TV Review: The Walking Dead 8.9 “Honor” (dir by Greg Nicotero)

So, has everyone seen the latest episode of The Walking Dead?  If not, why are you reading this review?  I ask because, on another site that I write for, I’ve got two people bitching at me for revealing too many spoilers about the shows that I review and, as a result, I felt the need to post an apology to those people.  As far as apologies go, it was fairly passive-aggressive and I’d hate to have to be that insincere on this site.  So, in other words, if you haven’t watched the latest episode of The Walking Dead, don’t read this review.  Thanks!

(Okay, I think I’ve rambled on long enough that anyone who didn’t want spoilers should have left by now.)

On Sunday night, the eighth season of AMC’s The Walking Dead resumed and oh my God, I have got such mixed feelings about what I just watched.  Before I go any further, allow me to share something that I tweeted back in April of 2017:

In other words, I can’t say that I’m shocked that Carl’s dead.  In fact, to a certain extent, I kind of respect the show for following through as opposed to coming up with some last-minute contrivance to allow Carl to live.  At the same time, I do think that the death of Carl has robbed the show of some potentially intriguing future storylines.  In the comic, Carl is still alive and he’s even bonded a bit with Negan.  During Season 7, the show seemed to be laying the foundation for that storyline but apparently, Negan’s going to have to bond with some other kid now.  Maybe Henry.  Maybe Judith.

I guess the main thing that bothers me about Carl’s death is that I really do feel that it was mostly due to the fact that the show’s pace has slowed down to such an extent that Chandler Riggs was getting too old to play the role. The Walking Dead has been on the air for 8 seasons but how many years have actually passed in the show?  It’s hard to say but really, it doesn’t seem like Carl should be any older than 14 or maybe 15.  Meanwhile, Chandler Riggs is closing in on 19.  It’s hard not to feel that the show’s producers decided to kill Carl off rather than maybe just wrap up a few storylines and have season 9 open with a “Four years after the defeat of the Saviors” title card.

Myself, I’ve frequently gotten annoyed with Carl as a character, even though I’ve always appreciated Chandler Riggs’s performance.  That said, Carl was one of the few characters left on the show with room to grow.  Rick is never going to change.  If Negan does become the friendly gardener that we saw in Carl’s fantasy, it’s going to have more to do with expedience than anything else.  Carl, though, was still discovering who he was and what he believed.  The majority of the characters have spent the last three or four seasons in a rut.  By virtue of being young, Carl was one of the few characters who actually had a chance of breaking out of that rut.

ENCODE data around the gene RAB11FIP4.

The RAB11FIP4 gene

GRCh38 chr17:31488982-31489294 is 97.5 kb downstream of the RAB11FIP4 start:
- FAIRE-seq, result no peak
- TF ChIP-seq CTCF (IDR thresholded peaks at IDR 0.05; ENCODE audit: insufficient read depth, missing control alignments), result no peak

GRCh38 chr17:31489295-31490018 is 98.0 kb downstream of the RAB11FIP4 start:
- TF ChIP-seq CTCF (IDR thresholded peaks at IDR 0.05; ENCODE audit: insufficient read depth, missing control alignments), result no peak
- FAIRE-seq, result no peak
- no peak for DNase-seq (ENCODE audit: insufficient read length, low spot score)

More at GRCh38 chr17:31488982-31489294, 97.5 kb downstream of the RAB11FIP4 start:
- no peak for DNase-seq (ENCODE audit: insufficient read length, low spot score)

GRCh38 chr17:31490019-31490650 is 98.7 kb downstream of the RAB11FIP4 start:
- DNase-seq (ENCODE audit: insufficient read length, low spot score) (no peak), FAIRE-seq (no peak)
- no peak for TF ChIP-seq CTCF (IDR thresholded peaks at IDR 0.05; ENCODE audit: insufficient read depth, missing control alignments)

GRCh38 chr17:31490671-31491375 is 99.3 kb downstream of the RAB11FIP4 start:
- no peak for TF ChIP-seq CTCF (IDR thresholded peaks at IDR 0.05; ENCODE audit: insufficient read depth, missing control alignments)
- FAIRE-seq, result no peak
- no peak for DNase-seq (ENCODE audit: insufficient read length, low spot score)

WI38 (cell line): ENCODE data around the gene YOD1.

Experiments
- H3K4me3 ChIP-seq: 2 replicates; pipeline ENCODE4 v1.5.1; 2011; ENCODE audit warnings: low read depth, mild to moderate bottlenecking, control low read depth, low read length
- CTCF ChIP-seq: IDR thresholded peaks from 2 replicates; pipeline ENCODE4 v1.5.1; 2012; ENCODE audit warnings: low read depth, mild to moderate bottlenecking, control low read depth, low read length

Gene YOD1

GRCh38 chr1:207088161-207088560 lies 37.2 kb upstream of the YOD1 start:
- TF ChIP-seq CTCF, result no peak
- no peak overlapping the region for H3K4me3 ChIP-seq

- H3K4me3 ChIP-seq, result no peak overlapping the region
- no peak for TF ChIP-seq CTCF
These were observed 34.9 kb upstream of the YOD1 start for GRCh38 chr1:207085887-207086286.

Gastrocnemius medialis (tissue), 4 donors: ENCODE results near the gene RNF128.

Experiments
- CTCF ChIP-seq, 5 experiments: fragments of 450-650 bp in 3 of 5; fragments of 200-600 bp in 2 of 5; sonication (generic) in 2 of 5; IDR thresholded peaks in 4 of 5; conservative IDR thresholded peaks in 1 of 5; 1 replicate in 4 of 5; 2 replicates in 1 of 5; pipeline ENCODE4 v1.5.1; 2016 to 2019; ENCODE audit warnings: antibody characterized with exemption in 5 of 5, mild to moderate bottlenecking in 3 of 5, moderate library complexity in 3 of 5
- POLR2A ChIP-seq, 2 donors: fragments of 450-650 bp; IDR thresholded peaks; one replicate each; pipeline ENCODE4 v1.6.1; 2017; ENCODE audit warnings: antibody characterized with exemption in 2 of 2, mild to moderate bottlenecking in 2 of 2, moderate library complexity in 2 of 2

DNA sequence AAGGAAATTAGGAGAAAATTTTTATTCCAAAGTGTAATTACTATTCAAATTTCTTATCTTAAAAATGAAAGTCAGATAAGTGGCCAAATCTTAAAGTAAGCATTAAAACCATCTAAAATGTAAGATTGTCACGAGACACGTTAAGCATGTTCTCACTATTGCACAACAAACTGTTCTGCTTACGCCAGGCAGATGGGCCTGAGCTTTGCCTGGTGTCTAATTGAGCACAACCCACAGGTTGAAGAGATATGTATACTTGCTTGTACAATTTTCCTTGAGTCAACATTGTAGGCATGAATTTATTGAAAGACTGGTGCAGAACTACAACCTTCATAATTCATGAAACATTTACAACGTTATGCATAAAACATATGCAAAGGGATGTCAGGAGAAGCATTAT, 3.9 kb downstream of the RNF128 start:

I mean, to be absolutely honest, I always assumed that the show would end with Carl shooting Rick before he could reanimate.  If you go all the way back to season 1, that’s the ending that the show has appeared to be logically building up to.  Now, I guess Judith will have to do it.

As for the episode itself … again, my feelings were mixed.  This episode was determined to wring every last drop of emotion out of Carl’s passing.  When it worked, it was largely due to the performances of Riggs, Danai Gurira, and the always underrated Andrew Lincoln.  At the same time, there was a part of me that started to resent just how much the show dragged out Carl’s death.  I know that AMC likes to do “super-sized” episodes of The Walking Death but, in this case, I think this episode would have been more effective if it had just been an hour.  Yes, that single gunshot was heart-rendering but, up until I heard it, there was a part of me that feared the show was planning to drag Carl’s death out over the entire rest of the season.

While Carl was dying, Carol, Morgan, and a few other people went off to rescue Ezekiel.  Gavin, who was always one of the most obnoxious of the Saviors, is now dead and yay for that.  Morgan has apparently decided that he’s okay with killing people again.  Morgan also apparently now has Jason Voorhees-style super strength.

It wasn’t a bad episode, though it certainly didn’t carry the power that it would have carried if it had happened during the fourth or fifth season.  On the one hand, I’ve always appreciated the fact that anyone can die on The Walking Dead.  On the other hand, characters die so frequently (and then pop up on the Talking Dead to say goodbye) that it’s now easy to get cynical about the whole thing.

In fact, it may be too early to say whether The Walking Dead handled Carl’s death the right way.  It depends on how this all plays out.  Will the show use Carl’s death as an excuse to go off in an unexpected direction or will we promptly get back to Negan chuckling and Rick giving speeches?  I’m actually looking forward to next week, just because I’m interested in seeing which Rick we’re going to get.  Are we going to get the crazy Rick who appeared after Lori died or are we going to get the catatonic Rick who showed up after Negan executed Abraham and Glenn?  Or maybe it’ll be the return of the Stoic Rick who shot zombie Sophia because he knew he had no other choice.  Which Rick will it be?

We’ll find out next week … hopefully.


Lisa’s Favorite 2018 Super Bowl Commercials!

Well, this is quite the quandary.